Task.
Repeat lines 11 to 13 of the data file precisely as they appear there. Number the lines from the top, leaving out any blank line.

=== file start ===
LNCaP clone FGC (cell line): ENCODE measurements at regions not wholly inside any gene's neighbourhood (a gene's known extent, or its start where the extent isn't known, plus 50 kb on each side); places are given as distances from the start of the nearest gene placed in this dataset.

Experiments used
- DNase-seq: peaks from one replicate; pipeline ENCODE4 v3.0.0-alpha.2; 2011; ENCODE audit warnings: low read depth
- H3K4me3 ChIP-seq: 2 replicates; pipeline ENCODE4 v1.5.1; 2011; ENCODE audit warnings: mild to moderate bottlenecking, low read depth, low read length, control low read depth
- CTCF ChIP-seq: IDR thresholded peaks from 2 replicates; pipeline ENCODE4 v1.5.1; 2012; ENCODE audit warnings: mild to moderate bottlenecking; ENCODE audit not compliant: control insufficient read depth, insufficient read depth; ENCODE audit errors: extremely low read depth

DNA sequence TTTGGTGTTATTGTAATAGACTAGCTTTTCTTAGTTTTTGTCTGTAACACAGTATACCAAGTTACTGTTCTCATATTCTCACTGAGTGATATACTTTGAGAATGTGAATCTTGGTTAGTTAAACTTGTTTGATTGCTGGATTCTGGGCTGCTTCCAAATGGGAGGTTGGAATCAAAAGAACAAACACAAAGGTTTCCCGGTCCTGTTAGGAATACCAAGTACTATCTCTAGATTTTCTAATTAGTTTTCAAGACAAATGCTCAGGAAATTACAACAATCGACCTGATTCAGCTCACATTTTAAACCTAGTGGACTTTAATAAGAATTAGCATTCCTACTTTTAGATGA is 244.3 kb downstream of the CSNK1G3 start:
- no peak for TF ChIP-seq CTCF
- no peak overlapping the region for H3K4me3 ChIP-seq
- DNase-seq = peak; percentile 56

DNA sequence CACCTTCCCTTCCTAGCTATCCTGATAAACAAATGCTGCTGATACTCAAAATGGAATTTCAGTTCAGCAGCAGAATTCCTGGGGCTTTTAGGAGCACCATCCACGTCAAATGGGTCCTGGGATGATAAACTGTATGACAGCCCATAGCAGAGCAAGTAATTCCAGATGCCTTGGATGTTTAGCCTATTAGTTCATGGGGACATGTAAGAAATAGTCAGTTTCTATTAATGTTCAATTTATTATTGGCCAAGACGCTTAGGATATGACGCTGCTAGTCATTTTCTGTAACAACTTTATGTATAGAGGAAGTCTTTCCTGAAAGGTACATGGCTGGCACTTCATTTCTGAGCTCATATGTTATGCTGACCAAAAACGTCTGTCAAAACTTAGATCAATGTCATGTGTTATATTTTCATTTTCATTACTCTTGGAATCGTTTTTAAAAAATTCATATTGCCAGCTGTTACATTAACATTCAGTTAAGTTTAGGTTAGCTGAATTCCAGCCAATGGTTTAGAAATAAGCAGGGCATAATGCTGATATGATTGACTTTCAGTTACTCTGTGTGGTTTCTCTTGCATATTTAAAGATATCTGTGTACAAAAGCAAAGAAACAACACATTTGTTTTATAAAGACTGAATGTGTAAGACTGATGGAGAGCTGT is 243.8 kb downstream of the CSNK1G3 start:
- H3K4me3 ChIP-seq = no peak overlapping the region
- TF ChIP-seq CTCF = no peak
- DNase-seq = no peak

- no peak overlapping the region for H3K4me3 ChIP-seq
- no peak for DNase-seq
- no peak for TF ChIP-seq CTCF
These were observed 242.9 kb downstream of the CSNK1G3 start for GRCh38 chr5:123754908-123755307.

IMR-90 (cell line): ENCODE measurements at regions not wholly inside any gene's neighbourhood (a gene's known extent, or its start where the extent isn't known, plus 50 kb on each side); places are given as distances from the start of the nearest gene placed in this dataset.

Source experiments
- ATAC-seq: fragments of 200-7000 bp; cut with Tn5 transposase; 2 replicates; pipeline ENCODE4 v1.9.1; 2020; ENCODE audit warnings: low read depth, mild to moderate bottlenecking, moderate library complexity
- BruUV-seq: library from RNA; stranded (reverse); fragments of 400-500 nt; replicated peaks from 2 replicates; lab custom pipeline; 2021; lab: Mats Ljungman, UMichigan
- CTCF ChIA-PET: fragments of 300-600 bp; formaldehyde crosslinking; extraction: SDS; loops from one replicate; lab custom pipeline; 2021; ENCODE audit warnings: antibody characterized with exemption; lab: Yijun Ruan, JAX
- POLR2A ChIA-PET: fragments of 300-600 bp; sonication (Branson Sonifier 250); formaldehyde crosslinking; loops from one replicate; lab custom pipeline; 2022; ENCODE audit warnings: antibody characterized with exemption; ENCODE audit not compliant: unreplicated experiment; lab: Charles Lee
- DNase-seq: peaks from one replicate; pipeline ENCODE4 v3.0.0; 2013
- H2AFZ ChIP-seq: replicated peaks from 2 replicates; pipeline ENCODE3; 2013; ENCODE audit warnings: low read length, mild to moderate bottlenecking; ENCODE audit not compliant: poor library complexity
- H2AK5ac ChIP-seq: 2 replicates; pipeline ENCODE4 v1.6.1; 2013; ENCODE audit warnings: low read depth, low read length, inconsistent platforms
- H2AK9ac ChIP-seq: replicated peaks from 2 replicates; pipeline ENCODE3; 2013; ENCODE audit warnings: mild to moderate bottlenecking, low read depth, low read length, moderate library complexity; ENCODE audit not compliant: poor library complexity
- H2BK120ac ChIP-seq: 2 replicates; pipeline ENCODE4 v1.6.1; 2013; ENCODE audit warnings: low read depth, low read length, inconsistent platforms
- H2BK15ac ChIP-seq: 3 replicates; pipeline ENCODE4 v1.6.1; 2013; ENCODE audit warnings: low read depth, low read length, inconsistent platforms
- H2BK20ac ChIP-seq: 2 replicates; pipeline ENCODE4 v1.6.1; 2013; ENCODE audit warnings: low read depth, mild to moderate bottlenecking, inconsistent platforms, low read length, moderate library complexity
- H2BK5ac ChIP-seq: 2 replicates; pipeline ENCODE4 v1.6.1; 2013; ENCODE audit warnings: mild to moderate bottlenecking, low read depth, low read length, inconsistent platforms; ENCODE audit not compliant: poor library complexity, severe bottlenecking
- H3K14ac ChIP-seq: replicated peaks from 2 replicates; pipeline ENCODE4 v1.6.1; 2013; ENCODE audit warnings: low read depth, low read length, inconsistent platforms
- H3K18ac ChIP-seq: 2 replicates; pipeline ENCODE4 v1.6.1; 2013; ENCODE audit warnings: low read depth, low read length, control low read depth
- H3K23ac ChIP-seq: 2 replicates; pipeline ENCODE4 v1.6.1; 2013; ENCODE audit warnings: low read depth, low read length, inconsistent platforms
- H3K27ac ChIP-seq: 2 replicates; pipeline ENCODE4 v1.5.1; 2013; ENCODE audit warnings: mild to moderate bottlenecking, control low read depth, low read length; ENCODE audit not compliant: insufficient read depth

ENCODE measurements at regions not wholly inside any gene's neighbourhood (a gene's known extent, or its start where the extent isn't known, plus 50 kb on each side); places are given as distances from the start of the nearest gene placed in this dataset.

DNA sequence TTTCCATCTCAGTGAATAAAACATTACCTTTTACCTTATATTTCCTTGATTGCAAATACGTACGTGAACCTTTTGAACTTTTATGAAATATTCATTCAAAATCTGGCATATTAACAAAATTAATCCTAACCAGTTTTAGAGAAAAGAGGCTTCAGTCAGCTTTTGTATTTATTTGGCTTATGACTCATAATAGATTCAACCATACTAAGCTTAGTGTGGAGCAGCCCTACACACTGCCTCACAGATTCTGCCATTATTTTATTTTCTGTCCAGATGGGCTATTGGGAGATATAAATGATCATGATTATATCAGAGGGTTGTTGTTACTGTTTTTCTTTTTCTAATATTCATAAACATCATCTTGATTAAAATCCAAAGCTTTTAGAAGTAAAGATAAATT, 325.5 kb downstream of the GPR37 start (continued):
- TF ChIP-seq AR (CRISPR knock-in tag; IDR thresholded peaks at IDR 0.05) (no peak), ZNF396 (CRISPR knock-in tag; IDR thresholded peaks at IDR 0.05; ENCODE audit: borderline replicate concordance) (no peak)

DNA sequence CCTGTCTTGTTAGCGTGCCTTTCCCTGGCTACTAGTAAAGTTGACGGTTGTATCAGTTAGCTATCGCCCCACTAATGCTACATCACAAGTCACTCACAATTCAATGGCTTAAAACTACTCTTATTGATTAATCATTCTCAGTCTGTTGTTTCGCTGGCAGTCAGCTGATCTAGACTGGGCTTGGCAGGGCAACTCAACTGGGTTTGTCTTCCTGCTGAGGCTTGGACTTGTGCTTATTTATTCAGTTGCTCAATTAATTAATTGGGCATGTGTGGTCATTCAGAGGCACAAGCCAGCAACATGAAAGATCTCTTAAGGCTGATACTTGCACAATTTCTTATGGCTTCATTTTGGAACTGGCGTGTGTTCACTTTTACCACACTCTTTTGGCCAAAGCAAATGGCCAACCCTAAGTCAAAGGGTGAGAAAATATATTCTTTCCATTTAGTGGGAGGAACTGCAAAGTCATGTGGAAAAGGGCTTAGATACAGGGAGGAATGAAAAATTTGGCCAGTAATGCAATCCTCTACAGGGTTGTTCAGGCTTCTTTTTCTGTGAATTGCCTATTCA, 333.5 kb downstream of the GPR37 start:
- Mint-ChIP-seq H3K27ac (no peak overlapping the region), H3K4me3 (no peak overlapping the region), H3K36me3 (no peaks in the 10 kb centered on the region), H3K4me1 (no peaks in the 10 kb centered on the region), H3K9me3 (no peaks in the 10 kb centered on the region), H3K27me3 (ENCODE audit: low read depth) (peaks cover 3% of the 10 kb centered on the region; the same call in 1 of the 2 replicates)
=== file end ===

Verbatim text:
- H3K4me3 ChIP-seq = no peak overlapping the region
- TF ChIP-seq CTCF = no peak
- DNase-seq = no peak